Post of the Day
April 16, 1998
From our AOL
Philip Morris Board
Subject: Life, the Universe and Everything...
A lot has been addressed on this board, and it is time to combine it all into a single coherent arguement that results in favor of tobacco. But instead of writing a treatise or such, I will simply bullet point salient issues. I will let each of you think about each one seperately...
- Government (local, state and federal combined) makes more on the sale of a pack of cigarettes than the cigarette manufacturer.
- The proposed tobacco tax increases provide a great deal of funding for new education initiatives, health care for the uninsured, and new highway construction -- substansial amounts of the revenue from the proposed tax increase do not go toward funding programs related to reducing smoking, or reducing underage smoking.
- There has been very little, if any, mention of enforcement of underage smoking laws. Unlike beer, where minors are carded when trying to buy to discourage and prevent underage drinking, politicians think that dramatic price increases will result in such reductions.
- Raising the price hurts majors. Adults would have to pay more money for cigarettes, and they are buying because they choose to.
- The more politicians and health advocates try to make smoking "outlawed" the more underage people are going to start to smoke. Through renewed government pressure to convince "our children" that smoking is a bad thing, the more of a rebellious act it becomes -- minors are rebellious.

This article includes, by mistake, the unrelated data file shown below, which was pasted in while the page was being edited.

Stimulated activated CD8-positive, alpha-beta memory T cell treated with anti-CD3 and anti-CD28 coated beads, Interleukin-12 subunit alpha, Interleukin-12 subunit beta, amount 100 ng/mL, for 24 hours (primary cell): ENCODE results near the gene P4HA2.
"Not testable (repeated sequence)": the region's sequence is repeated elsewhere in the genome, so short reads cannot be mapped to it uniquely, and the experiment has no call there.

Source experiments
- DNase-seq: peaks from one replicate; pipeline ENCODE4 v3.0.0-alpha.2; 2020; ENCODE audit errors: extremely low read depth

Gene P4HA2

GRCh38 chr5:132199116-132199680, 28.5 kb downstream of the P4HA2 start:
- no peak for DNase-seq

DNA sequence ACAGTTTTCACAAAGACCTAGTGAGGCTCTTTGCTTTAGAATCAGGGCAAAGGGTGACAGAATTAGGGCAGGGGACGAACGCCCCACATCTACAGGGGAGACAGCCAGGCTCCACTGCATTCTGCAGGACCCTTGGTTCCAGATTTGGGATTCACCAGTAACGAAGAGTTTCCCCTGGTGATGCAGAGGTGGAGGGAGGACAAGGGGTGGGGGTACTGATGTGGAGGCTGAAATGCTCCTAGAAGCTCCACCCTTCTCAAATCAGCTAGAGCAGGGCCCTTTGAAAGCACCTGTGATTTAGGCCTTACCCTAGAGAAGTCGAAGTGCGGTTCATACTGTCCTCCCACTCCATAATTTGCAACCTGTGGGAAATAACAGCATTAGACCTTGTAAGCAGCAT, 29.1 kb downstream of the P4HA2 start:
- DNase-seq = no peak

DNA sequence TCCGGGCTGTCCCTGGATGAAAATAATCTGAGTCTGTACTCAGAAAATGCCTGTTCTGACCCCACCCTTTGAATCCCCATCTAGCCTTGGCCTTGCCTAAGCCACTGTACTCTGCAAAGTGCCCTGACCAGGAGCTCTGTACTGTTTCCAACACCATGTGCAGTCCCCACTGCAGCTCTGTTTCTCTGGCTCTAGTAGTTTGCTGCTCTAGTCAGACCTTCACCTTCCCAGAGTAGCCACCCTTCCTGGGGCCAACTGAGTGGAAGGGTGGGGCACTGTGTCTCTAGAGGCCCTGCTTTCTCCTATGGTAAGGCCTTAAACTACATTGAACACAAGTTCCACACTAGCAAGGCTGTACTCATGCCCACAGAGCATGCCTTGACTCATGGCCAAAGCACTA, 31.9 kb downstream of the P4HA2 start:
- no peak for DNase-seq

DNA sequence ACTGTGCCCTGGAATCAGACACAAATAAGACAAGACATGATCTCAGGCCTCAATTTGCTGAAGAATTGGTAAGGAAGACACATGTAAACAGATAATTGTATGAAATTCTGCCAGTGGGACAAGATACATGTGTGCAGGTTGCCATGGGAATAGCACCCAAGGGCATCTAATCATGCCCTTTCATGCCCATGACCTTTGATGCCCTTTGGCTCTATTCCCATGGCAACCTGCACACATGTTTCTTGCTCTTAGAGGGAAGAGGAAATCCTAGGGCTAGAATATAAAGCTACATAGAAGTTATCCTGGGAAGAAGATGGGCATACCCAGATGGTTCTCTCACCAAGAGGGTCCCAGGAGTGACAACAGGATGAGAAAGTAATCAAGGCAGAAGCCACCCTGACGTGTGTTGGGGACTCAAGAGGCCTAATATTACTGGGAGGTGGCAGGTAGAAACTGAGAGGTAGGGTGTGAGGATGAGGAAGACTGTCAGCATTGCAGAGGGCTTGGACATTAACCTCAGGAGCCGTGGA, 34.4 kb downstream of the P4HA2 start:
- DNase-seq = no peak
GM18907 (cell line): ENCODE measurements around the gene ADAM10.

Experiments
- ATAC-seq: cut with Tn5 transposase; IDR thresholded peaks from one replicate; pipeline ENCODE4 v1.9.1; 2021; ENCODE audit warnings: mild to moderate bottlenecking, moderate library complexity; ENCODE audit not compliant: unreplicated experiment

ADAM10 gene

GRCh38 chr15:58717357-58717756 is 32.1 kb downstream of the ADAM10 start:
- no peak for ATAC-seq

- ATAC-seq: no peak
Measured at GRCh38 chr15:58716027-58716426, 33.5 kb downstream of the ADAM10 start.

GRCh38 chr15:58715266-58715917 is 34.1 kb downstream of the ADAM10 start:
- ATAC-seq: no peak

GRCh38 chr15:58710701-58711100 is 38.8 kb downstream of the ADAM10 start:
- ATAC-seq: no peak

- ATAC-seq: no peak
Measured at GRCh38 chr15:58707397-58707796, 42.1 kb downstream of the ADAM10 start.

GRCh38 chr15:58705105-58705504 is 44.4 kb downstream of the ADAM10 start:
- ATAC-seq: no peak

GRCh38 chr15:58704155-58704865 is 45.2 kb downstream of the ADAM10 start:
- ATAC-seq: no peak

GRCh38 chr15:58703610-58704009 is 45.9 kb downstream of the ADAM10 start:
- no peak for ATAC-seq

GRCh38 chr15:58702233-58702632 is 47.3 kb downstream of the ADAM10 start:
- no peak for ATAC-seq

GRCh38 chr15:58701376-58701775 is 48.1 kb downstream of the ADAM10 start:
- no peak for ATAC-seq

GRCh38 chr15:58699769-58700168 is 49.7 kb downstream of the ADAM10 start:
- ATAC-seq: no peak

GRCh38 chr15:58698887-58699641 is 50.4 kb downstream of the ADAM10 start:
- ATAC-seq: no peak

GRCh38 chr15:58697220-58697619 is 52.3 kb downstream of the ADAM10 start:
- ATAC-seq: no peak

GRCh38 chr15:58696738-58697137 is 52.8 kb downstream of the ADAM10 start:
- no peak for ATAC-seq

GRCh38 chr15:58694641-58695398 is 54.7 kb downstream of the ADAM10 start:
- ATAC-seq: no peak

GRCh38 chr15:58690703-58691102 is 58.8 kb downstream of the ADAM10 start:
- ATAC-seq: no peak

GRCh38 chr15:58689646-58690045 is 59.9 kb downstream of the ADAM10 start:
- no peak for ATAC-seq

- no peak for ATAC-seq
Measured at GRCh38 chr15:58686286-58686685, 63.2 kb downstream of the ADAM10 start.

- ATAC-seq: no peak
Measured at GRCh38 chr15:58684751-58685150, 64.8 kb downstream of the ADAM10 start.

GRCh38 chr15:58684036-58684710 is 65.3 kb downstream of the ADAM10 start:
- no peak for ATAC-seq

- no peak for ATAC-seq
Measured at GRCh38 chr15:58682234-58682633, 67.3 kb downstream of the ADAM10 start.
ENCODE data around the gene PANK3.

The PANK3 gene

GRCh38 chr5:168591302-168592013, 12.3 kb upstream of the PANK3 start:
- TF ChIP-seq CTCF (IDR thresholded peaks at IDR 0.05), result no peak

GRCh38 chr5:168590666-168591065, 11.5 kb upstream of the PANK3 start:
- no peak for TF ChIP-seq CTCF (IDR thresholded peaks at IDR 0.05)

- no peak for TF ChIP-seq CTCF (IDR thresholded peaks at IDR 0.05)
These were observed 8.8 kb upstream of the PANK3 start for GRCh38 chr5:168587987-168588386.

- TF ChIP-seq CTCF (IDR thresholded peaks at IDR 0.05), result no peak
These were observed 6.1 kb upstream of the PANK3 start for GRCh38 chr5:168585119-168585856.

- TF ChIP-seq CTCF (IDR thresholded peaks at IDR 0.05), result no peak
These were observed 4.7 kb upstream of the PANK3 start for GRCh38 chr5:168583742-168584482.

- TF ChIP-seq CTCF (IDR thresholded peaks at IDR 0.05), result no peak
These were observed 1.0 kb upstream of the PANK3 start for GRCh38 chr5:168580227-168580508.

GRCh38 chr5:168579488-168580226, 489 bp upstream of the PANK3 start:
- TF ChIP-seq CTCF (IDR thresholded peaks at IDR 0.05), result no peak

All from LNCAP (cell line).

I think you all get the point. What is happening here is wrong, and we must all do our part and vote anyone out of office who votes against tobacco.
- Parental responsibility has flown out the window. Government is no longer Big Brother, it is assuming the role of Mother and Father as well.
- When the government (whether state or federal) is losing to Tobacco, it simply changes the laws. Look to the latest instance evident in the Maryland case, where the Maryland state legislature passed a law that makes it *easier* for the state to sue tobacco. (Page B7 of 4/14 Wall Street Journal)
- The McCain bill was arrived at without involving the tobacco industry throughout the bill's drafting. There was no direct tobacco industry participation.
- Advertising would, in effect, be censored. As Mr. Goldstone pointed out, the camel logo would be banned because it appeals to children. Government would decide what is "proper" advertising for the public to see.
- The industry is willing to pay $60 billion in punitive damages for past wrongdoing. And is willing to pay up to another $300 billion for Medicare reimbursements to the states for 25 years. That isn't enough?
Good luck to my fellow longs,